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As soon as I reached my room, I called Imo.
She answered on the first ring.
“D? Dilia? I’m sorry! It’s been really crazy and my phone –”
“Shut up,” I snapped. “Stop talking. I found him.”
It was deathly quiet down the line.
“You what?”
“I found him…”
I heard a chair scrape the floor in the background and a door slammed shortly afterwards.
“Tell me everything.”
“His voice – it’s like – like steel.”
“His voice is like steel?”
“And velvet. Like – like gentle but firm –”
“Ohmigod!” she squealed. “What’s his name?”
“I didn’t get his name –”
“DILIA!”
“He kissed me.”
Silence again.
What?
“On the cheek. He kissed me goodbye.”
She took a deep breath, seeming to have calmed down.
“You don’t even know his name though, D.”
“I get it,” I admitted, feeling my mood sink. “But I suppose that doesn’t make any kind of difference… Coz even if I knew his name, he’s still a stranger.”
“But you can get to know him,” she said after a minute.
“I don’t know,” I said. “Everything’s so up in the air. We even met by mistake…”
“Maybe it wasn’t. Maybe he was looking for you.”
Maybe he was.
But after that day, he seemed to have disappeared.
I didn’t see him at any of his usual spots and he didn’t come to me at the bus stop.
This was making me miserable.
Maybe I was better off forgetting about him.

I made good on my invitation to Kay and that weekend, we went to Rosebank for a movie. I was surprised by the movie she picked for us, which was about war.
As we walked back to the bus stop, we talked about it.
“I don’t get how they live with what they do though!” she was saying.
“The same way we do, I guess.”
“Not like that,” she said. “I mean – taking another life.”
I didn’t know if I’d ever understand it.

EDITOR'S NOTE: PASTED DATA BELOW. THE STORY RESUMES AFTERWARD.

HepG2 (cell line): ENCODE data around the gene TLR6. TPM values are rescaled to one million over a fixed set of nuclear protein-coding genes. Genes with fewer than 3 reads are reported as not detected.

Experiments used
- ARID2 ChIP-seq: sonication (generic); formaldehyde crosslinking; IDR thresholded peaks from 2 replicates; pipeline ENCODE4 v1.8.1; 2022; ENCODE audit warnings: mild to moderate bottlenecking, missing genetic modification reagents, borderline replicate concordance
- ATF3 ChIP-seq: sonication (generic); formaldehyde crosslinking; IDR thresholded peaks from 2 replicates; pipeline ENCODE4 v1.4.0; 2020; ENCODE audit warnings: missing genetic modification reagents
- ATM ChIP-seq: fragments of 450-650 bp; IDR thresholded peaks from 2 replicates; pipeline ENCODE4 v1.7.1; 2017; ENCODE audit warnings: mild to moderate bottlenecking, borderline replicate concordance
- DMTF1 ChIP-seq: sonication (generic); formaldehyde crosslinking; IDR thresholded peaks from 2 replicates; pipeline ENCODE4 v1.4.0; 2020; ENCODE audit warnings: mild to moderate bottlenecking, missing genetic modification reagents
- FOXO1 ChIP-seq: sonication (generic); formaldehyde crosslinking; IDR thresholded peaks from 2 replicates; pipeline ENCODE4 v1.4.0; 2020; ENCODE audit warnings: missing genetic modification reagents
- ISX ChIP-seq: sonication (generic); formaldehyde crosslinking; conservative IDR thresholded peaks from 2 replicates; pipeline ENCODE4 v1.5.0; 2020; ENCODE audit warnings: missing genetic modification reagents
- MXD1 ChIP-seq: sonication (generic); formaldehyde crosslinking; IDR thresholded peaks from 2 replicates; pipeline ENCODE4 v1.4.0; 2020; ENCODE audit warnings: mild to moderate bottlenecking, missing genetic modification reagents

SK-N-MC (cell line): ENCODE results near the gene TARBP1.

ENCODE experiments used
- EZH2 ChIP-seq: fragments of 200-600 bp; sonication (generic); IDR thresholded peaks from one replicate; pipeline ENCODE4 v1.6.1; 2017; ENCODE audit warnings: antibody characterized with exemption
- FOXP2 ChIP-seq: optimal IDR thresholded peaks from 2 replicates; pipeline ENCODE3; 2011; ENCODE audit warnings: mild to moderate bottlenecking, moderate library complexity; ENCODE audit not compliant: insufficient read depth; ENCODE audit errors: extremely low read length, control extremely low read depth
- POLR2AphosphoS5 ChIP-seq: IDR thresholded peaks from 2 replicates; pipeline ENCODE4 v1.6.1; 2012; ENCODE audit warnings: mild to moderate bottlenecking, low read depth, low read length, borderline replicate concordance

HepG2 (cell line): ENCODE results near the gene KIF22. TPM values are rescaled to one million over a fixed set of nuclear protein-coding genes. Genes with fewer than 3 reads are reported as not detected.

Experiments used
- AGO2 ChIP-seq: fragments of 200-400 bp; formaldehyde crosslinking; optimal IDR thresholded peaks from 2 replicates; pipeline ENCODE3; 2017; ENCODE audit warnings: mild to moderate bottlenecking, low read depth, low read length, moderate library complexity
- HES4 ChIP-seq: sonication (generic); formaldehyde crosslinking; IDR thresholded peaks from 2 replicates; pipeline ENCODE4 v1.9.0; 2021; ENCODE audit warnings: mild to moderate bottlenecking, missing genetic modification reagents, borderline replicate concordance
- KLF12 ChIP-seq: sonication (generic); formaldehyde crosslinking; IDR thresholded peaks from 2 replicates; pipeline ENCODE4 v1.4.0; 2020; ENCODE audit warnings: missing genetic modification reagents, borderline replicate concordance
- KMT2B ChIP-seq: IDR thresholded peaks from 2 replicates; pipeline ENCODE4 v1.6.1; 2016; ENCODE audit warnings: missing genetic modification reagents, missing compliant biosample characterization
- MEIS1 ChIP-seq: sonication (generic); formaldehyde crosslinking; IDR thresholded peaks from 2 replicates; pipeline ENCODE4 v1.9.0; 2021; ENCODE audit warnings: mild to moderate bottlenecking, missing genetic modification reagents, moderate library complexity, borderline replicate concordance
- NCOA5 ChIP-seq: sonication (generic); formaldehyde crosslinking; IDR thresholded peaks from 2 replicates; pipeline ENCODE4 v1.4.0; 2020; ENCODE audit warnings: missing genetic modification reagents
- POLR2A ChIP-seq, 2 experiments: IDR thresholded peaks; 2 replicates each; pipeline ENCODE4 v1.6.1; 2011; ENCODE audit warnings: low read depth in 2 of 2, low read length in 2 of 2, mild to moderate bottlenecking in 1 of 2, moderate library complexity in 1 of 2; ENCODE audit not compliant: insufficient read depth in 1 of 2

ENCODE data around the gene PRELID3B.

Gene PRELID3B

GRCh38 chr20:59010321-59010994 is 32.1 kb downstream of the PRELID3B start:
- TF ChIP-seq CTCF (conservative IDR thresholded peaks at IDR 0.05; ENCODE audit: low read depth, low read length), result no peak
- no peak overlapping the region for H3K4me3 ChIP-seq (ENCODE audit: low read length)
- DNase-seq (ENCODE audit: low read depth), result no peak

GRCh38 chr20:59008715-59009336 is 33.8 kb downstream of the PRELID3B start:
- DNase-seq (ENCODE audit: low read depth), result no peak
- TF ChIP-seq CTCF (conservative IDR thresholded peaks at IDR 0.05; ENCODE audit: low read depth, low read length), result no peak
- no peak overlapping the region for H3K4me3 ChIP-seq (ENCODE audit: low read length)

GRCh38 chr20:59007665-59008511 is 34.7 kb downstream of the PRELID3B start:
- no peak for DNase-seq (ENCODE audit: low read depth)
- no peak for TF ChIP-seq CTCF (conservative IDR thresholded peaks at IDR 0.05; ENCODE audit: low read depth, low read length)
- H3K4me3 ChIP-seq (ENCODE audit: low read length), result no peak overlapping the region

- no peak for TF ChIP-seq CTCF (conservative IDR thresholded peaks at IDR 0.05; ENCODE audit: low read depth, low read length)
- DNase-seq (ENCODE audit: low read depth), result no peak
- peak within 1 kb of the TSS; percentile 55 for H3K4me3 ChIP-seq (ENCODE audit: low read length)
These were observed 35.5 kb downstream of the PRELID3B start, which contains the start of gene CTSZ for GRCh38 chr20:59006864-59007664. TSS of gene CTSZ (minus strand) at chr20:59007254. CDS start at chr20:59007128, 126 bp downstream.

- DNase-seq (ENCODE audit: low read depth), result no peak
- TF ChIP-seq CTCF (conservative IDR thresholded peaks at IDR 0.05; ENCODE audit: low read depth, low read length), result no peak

“We just weren’t designed to get it,” I said.
“Proper.”
The movie had been about soldiers, left stranded, the last of a platoon.
They had to fight their way out, killing other men in order to survive.
“Would you ever kill someone in defence of someone else?”
“I don’t know.”
Kay looked at me incredulously.
“Seriously, I don’t know what I’d do,” I said. “Drop dead with the dilemma. Shoot them. Offer myself. I don’t know.
“Wow.”
I sighed heavily. “There are a lot of things that I thought I knew about myself. Then the truth comes and I realize it’s something entirely different.”
She chuckled and I knew why, but I kept my mouth shut.
“Safe to assume you would?” I asked.
“Pretty sure that I would, yeah.”
The bus arrived just as we did and we sat way in the back.
“So…”
I looked at her, my brows raised, inviting her to continue.
“You don’t have a boyfriend, right?”
“No, I don’t.
“Why?”
“I have wondered this for so long, but I doubt I’m any closer to the answers,” I told her.
“Maybe you have poor taste in men,” she offered. I shrugged, but didn’t say anything.
I actually thought that it was my own fault.
I’d heard people telling me that I should loosen up, but the fact was, I wasn’t about to listen to their advice. Honestly, I wasn’t about to let myself go for things that I took no interest in.
If I was going to loosen up, it would be for things that I enjoyed. The things that my peers called fun, did not move me even a bit.
And maybe that’s what most guys wanted these days, but I had none of it to give up just for ‘fun’.
“He’ll come when he comes,” I said.
“And if he doesn’t?”
“Then I’ll try to understand…”
And in that moment, there was only one man on my mind.

* * *

The weeks went on and I didn’t hear from him.
I searched the crowd, but he remained elusive.
And it was on a Tuesday afternoon that I learnt why.